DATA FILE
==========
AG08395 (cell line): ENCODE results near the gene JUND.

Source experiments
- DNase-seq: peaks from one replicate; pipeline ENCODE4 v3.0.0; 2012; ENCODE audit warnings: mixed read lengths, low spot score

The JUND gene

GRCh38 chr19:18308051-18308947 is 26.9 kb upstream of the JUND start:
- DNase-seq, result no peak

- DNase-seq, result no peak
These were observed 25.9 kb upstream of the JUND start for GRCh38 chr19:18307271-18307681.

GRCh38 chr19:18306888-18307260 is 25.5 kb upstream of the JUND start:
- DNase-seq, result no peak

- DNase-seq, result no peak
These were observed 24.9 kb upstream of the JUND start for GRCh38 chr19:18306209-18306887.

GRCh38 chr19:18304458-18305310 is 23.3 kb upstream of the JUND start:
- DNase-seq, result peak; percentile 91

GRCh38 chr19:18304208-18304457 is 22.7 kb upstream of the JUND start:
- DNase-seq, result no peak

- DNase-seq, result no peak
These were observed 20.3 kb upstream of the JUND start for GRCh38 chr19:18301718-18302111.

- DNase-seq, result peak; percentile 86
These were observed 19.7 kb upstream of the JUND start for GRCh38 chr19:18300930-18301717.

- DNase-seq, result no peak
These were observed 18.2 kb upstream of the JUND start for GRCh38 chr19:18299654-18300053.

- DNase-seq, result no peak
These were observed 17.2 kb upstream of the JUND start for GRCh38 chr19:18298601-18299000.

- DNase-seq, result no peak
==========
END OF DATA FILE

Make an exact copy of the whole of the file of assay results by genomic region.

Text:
AG08395 (cell line): ENCODE results near the gene JUND.

Source experiments
- DNase-seq: peaks from one replicate; pipeline ENCODE4 v3.0.0; 2012; ENCODE audit warnings: mixed read lengths, low spot score

The JUND gene

GRCh38 chr19:18308051-18308947 is 26.9 kb upstream of the JUND start:
- DNase-seq, result no peak

- DNase-seq, result no peak
These were observed 25.9 kb upstream of the JUND start for GRCh38 chr19:18307271-18307681.

GRCh38 chr19:18306888-18307260 is 25.5 kb upstream of the JUND start:
- DNase-seq, result no peak

- DNase-seq, result no peak
These were observed 24.9 kb upstream of the JUND start for GRCh38 chr19:18306209-18306887.

GRCh38 chr19:18304458-18305310 is 23.3 kb upstream of the JUND start:
- DNase-seq, result peak; percentile 91

GRCh38 chr19:18304208-18304457 is 22.7 kb upstream of the JUND start:
- DNase-seq, result no peak

- DNase-seq, result no peak
These were observed 20.3 kb upstream of the JUND start for GRCh38 chr19:18301718-18302111.

- DNase-seq, result peak; percentile 86
These were observed 19.7 kb upstream of the JUND start for GRCh38 chr19:18300930-18301717.

- DNase-seq, result no peak
These were observed 18.2 kb upstream of the JUND start for GRCh38 chr19:18299654-18300053.

- DNase-seq, result no peak
These were observed 17.2 kb upstream of the JUND start for GRCh38 chr19:18298601-18299000.

- DNase-seq, result no peak